Armed ViolenceNews

Remembering Nyanya Bomb Attack As Victims Complain Of Government Neglect

April 14, 2014 is significant in Nigeria’s modern history. That was the day that the Boko Haram terrorists abducted 276 secondary school girls in Chibok, Borno State.

It is also the day that the terror group launched a bomb attack in Nyanya, Abuja, Nigeria’s capital and dug a knife in the soul of the once easy-going city.

The attack claimed no fewer than 71 lives and caused injuries to more than 200 others.

The casualties were high because the attack occurred at peak period at the Nyanya Park, which is a transit point for FCT and numerous communities in Nasarawa State hosting low income workers.

The park has since been abandoned by commuters who prefer to line up along the Abuja-Keffi Highway where it is located to commute in private vehicles in spite of the fact that the facility has been rebuilt.


Immediately after the attack, the Federal Capital Territory Administration, then headed by Malam Balance Mohammed, the Governor of Bauchi State, promised to pick up the medical bills of the wounded for them to overcome their pains.

The FCT Permanent Secretary then, Mr John Chukwu, directed that hospitals in the FCT where victims were taken give them adequate care as the FCT Administration would pick up their bills.

He also directed the FCT Health and Human Services Secretariat and the FCT Emergency Management Agency to redouble efforts and that serious cases be urgently referred to specialist hospitals to mitigate the victims’ pains.

Six years after the attack, the victims say that none of the promises of the government was fulfilled.

Nyanya Bomb

A victim, Mr Celestine Anaigbo, said that he had since undergone series of surgical operations since then without any help from the government.

Anaigbo said that when he was abandoned in the hospital he had to seek for help from family, friends and church members.

“I have carried out two surgical operations on my legs at Cedar Crest Hospital and I still need to go back for some correction, I spent three million naira for the two operations.

“When I was looking for help, I visited many radio stations to seek for assistance but to no avail.

“As of now I need almost another three million naira for the three operation but do not have such,”he said.

Another victim, Mrs Prisalia Chinadu, said she had to pay her bills at Nyanya General Hospital where she was taken to after the blast.

Chinadu said she was moved to Gwagwalada Specialist Hospital to continue her treatment through the help of family and friends.

She said that the government promised to take care of the medical bills but did nothing.

“After all the promises we were left to fate without any support from the government,’’ she said.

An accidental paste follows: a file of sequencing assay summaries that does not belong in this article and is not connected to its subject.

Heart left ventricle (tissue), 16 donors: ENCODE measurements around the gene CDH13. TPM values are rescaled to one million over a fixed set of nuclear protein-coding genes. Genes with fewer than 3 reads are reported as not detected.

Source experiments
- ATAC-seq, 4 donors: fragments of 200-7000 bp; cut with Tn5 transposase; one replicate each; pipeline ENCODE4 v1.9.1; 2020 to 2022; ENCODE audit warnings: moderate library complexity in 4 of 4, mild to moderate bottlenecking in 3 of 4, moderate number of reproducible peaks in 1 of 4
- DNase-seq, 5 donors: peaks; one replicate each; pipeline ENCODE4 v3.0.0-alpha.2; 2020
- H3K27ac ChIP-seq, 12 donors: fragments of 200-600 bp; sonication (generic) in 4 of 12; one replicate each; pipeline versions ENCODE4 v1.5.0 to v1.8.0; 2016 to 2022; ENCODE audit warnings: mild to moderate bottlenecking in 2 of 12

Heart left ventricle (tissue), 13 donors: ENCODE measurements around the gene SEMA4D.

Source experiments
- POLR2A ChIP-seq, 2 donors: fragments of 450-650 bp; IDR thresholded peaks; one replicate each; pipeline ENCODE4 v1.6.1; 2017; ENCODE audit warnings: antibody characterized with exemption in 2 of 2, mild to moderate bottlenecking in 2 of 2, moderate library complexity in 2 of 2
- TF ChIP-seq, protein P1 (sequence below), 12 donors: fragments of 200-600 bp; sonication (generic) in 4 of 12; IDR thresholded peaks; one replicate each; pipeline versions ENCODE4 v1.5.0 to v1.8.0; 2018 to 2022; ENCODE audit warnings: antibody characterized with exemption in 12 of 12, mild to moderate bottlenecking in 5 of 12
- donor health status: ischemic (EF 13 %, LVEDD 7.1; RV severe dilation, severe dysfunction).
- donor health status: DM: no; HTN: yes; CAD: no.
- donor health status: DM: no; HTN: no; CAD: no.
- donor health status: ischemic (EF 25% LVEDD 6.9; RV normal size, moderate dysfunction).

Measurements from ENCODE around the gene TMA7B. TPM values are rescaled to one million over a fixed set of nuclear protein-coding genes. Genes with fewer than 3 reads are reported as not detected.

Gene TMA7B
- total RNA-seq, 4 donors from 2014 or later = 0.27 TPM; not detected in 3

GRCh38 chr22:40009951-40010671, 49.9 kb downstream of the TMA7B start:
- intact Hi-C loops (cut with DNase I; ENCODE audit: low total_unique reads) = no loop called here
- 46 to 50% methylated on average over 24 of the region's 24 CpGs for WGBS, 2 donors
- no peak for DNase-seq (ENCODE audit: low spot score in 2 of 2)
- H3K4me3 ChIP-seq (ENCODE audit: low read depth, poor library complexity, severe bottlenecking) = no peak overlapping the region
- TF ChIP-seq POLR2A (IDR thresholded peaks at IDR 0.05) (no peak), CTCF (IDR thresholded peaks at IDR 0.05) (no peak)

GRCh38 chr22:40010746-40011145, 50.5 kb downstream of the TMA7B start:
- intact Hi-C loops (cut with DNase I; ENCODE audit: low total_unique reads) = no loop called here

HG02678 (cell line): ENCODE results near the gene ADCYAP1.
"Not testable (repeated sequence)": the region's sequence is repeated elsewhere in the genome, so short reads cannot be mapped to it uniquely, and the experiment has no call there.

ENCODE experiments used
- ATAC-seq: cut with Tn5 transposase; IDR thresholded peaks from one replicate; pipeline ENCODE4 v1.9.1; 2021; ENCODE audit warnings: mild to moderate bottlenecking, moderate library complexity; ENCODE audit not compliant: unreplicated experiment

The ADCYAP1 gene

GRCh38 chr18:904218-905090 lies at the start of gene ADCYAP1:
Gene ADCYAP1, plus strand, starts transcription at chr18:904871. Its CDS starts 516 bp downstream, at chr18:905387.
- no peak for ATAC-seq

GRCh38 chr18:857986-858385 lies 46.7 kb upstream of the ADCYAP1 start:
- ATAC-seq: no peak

Mrs Christiana Agbo, also a victim, said that she was abandoned at the hospital.

Agbo said the family had to take her home to use local medicines to treat her burns.

She said the family had spent all its resources on managing her case.

The husband, Mr Steven Agbo, said he had been taking care of his wife since
the government could not fulfil its promises.

“I have spent all I have on her treatment with the help of well-wishers.

“It is unfortunate that a government of a country will make a promise
and will not keep to it,’’ he said.

Also, two women who lost their husbands, Mrs Favour Ndubisi and Mrs
Sarah Andy called on government to empower them to enable them to take
care of their children.

“I am a qualified teacher but due to the lack of job I teach in a private school where the salary is very small; if government will employ me, I will be happy,’’ Ndubisi said.

In 2015, the bomb victims had gone to the National Assembly to protest and seek its intervention on their plight.

Mr Victor Dike, who represented the Sergeant-At-Arms for the Senate, during the protest, promised to look into their case.

“I promise to look for the solution to their problem through the letter they submitted and once we get the letter I will tell them the action they have taken on the letter and that is the normal procedure,” Dike said at the time.

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Anita Eboigbe

Anita Eboigbe is a journalist and data analyst with nearly a decade of media and communications experience in Nigeria. She has expertise in human interest reporting, data reporting, interactive content development and media business management. Anita has written for several national and international publications with a focus on communication for development. She holds an honours degree in Mass Communication and several certifications in data analysis and data journalism.

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